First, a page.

4. Conclusions

Nanoscale Pt/C and IrO2 electrocatalysts were synthesized, and their thin-film electrodes were fabricated on FTO using the spin-coating method to validate their electrochemical efficiencies in water splitting. The electrocatalytic activities of Pt/C and IrO2 on FTO were close to those of commercial Pt/C and superior to those of commercial IrO2, exhibiting improved overall water splitting performance. Furthermore, an OER kinetics analysis of the IrO2 nano-electrocatalysts was conducted based on the EEC model using EIS measurements. It was observed that the exchange current density of the IrO2 electrode was in good agreement with that of the Tafel slope method (6.7 × 10−2 mA/cm2 versus 5.1 × 10−2 mA/cm2), indicating the validity of the microkinetic models used for the kinetic analysis. Systematic in situ characterization of the OER electrocatalysts using Fourier-transform infrared spectroscopy (FTIR) and X-ray photoelectron spectroscopy (XPS) can improve kinetics analyses [54]. In addition, advanced surface morphological and elemental analyses using high-resolution SEM and TEM may provide a better understanding of active sites in kinetic analysis. The EIS-based kinetic method could be applied to propose novel and highly active electrode materials for electrocatalytic and photoelectrocatalytic water electrolysis and novel energy materials.

Supplementary Materials

The following supporting information can be downloaded at, Table S1: Comparison of HER activities of Pt/C, Table S2: Comparison of OER activities of IrO2-based electrocatalysts.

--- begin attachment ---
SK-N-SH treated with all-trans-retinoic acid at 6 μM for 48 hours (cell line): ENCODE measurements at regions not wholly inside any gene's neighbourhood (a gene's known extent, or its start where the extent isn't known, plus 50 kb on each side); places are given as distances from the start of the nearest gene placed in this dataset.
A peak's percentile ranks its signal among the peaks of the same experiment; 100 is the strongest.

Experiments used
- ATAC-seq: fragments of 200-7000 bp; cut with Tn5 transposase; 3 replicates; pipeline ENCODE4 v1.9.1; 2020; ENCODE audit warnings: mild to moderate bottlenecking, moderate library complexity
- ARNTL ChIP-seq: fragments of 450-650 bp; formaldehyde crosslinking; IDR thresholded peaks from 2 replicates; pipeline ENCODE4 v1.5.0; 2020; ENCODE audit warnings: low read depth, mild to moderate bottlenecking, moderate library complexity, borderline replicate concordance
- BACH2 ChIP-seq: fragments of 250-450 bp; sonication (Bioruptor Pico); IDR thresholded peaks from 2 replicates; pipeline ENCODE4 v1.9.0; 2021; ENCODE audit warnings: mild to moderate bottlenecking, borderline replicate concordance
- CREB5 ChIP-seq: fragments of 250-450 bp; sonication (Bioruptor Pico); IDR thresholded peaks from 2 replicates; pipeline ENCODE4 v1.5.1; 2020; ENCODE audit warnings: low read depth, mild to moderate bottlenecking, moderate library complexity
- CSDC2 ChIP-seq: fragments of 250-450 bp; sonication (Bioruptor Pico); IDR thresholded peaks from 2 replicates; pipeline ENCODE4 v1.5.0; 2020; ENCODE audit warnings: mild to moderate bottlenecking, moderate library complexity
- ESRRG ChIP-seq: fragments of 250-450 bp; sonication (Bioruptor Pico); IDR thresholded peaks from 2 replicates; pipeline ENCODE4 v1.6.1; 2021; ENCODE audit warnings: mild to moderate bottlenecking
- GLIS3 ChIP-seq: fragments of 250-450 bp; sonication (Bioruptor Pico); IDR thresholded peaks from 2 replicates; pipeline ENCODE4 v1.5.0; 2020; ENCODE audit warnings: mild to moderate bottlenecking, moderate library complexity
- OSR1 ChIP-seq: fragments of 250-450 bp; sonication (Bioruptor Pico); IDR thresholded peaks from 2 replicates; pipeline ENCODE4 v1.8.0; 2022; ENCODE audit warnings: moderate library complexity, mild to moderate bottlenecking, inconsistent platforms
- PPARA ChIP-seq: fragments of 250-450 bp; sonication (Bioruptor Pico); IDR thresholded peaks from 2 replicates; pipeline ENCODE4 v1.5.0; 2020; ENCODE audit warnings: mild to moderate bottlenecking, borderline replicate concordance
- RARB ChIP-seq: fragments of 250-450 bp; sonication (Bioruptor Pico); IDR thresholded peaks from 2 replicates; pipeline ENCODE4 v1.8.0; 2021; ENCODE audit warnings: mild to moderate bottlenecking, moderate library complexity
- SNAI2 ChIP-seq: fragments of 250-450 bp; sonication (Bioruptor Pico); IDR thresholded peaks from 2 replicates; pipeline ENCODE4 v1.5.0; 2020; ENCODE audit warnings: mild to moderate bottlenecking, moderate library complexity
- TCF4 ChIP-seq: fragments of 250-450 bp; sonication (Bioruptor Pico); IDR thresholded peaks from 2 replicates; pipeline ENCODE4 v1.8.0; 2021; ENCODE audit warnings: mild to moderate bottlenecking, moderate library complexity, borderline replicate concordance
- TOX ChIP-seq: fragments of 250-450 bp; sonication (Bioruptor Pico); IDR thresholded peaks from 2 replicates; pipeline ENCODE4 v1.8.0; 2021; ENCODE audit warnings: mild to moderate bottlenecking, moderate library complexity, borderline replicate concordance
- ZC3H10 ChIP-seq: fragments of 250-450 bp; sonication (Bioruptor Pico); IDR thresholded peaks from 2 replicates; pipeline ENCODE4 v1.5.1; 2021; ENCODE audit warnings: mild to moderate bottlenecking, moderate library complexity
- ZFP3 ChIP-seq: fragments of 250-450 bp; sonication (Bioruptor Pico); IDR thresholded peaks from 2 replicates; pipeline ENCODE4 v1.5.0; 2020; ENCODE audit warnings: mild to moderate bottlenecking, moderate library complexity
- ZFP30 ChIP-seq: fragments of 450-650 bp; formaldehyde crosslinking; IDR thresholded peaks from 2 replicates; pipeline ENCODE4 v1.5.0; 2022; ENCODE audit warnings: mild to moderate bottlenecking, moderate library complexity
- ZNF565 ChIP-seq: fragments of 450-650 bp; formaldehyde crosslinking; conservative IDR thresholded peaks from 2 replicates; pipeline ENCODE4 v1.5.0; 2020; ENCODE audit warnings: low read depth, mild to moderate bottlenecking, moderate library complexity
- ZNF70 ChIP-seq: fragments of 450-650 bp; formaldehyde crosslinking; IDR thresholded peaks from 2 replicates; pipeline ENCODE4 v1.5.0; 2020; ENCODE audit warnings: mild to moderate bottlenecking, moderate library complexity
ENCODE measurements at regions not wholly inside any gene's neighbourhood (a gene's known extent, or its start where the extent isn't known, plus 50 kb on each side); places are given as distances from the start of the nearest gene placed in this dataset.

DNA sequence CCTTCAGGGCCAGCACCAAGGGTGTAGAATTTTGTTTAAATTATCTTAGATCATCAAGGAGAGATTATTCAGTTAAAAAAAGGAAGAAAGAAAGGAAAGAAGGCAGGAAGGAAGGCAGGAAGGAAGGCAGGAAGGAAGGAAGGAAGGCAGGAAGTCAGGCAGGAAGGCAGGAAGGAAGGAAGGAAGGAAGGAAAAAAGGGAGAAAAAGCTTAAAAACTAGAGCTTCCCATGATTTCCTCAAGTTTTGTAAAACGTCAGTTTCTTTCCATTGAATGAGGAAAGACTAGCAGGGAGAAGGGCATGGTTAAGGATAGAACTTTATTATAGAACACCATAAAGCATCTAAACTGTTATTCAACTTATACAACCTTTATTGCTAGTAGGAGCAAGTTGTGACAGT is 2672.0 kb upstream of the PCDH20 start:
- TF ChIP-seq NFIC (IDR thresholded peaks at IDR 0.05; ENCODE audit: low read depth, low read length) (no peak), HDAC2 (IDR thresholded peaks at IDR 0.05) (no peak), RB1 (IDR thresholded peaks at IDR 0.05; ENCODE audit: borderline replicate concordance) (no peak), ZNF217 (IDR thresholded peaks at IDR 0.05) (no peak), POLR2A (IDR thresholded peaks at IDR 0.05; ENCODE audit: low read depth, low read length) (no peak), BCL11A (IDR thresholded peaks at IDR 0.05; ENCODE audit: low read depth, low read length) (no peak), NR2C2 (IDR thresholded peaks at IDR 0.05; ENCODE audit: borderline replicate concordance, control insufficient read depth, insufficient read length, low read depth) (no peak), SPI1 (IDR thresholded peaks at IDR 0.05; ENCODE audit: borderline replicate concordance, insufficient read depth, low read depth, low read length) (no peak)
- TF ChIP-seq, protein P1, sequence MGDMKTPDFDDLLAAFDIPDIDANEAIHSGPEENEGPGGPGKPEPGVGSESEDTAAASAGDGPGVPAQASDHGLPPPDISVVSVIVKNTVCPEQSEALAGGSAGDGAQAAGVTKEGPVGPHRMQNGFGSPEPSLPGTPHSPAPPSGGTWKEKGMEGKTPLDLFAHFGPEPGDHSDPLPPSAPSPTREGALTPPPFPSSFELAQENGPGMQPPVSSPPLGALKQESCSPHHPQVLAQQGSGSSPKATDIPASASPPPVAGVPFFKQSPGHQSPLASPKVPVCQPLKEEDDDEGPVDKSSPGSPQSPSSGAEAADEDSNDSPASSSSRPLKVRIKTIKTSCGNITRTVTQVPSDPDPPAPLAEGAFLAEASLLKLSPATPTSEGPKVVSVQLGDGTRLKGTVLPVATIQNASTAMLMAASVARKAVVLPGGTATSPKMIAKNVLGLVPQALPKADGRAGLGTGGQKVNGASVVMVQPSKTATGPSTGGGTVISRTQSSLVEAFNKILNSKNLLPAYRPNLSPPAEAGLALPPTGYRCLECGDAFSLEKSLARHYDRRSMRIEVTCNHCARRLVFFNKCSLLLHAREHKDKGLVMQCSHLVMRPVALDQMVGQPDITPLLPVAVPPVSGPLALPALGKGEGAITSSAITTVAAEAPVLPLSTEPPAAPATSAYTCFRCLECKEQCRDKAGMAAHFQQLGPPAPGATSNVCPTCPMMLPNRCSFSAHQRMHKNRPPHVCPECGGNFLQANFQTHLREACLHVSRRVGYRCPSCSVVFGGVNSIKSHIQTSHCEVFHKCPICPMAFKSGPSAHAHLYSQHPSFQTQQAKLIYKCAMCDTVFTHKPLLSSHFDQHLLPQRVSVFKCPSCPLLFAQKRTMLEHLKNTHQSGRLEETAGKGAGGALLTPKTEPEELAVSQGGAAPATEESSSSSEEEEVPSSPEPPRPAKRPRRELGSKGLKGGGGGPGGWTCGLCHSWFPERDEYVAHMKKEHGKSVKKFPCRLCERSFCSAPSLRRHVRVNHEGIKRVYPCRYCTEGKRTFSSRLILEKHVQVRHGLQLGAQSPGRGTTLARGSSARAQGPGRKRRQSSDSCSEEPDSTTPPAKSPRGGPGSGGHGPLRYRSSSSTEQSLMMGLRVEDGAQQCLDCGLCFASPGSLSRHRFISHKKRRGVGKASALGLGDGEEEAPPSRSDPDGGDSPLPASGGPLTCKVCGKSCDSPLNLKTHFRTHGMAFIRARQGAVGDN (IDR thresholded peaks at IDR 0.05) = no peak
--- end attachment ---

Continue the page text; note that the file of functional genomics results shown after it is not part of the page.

Author Contributions

Conceptualization, Y.C.; methodology, Y.C.; investigation, Y.-W.L., Y.-S.L., C.-W.C. and T.-H.Y.; data curation, Y.-W.L., Y.-S.L., C.-W.C. and Y.-T.L.; visualization, Y.-W.L. and L.-C.H.; writing—original draft preparation, Y.-W.L., Y.-S.L. and C.-W.C.; writing—review and editing, D.K.P., C.C. and Y.C.; supervision, Y.C.; project administration, Y.C. All authors have read and agreed to the published version of the manuscript.


This research was funded by the National Science and Technology Council of Taiwan (NSTC grant No. 110-2221-E-A49-017-MY3). C.C. acknowledges the Ministry of Trade, Industry, and Energy (MTIE) of Korea for the Net-Zero Demand Management Program (KETEP 20212010200110).

Institutional Review Board Statement

Not applicable.

Informed Consent Statement

Not applicable.

Data Availability Statement

Data are contained within the article.


We acknowledge the Higher Education Sprout Project of the National Yang Ming Chiao Tung University and Ministry of Education (MOE), Taiwan.

Conflicts of Interest

The authors declare no conflict of interest.